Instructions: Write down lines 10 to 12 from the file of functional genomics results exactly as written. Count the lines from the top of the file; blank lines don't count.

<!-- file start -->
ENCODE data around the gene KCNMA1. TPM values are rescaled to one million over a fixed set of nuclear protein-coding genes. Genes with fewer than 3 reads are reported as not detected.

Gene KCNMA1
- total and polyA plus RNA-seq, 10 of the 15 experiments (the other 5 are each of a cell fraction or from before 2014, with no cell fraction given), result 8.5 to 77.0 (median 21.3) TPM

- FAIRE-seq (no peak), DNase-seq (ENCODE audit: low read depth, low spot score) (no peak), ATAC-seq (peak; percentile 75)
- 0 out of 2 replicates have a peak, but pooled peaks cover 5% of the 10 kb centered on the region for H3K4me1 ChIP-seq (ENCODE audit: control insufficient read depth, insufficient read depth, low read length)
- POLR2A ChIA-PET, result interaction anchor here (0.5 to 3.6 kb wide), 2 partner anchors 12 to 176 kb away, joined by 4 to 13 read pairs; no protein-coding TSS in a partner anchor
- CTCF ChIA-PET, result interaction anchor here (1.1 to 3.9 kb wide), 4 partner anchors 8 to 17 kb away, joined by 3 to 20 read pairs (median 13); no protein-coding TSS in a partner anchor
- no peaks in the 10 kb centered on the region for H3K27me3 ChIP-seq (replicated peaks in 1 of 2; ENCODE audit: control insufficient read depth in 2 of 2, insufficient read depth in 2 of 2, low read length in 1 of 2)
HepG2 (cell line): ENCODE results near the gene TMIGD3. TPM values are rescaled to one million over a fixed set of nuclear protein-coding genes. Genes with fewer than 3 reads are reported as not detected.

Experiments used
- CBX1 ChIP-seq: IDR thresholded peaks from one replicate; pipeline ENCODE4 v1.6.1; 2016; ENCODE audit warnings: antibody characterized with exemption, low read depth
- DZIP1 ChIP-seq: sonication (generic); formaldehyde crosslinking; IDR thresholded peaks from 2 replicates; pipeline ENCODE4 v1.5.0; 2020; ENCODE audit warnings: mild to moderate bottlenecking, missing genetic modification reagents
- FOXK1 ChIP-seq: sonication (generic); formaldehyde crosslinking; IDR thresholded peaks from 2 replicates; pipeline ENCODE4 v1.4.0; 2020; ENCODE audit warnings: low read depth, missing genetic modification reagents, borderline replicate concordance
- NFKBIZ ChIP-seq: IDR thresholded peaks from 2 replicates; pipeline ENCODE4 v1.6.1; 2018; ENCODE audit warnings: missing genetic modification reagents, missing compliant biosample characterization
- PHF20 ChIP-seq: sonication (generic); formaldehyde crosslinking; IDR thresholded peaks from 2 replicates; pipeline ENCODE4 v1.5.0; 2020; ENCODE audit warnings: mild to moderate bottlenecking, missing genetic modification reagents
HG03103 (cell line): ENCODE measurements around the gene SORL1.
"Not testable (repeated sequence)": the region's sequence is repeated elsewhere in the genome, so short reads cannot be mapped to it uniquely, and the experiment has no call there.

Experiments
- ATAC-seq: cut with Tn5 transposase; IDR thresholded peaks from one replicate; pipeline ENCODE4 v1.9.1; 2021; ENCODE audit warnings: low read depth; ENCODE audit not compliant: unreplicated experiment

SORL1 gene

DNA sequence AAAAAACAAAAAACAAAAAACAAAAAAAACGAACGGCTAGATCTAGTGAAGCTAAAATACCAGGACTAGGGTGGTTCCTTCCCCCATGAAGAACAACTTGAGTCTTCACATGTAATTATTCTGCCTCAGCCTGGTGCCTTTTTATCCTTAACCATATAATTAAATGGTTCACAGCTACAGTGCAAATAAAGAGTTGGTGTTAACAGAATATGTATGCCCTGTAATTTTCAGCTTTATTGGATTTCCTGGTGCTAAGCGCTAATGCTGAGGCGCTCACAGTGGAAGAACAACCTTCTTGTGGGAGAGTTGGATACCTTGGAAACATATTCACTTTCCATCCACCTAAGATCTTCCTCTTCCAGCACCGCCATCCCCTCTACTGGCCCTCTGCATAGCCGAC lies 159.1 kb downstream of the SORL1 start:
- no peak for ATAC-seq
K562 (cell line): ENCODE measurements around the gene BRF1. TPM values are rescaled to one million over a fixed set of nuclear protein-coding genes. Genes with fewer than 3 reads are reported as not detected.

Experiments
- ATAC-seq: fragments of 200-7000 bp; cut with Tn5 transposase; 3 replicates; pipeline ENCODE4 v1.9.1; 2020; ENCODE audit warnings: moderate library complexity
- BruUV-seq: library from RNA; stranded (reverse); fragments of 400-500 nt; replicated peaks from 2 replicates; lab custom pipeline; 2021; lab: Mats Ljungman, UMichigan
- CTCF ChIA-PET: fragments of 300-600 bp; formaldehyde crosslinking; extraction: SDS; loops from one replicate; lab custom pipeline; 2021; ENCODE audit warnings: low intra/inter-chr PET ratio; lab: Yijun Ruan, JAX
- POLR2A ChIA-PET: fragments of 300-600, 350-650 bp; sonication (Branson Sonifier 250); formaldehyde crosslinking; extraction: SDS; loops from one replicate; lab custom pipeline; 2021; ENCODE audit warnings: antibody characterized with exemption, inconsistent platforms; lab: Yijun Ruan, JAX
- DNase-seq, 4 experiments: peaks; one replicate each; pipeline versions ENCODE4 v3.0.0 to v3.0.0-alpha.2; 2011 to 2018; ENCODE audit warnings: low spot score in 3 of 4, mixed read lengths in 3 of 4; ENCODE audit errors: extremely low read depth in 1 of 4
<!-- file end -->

Experiments used
- CBX1 ChIP-seq: IDR thresholded peaks from one replicate; pipeline ENCODE4 v1.6.1; 2016; ENCODE audit warnings: antibody characterized with exemption, low read depth
- DZIP1 ChIP-seq: sonication (generic); formaldehyde crosslinking; IDR thresholded peaks from 2 replicates; pipeline ENCODE4 v1.5.0; 2020; ENCODE audit warnings: mild to moderate bottlenecking, missing genetic modification reagents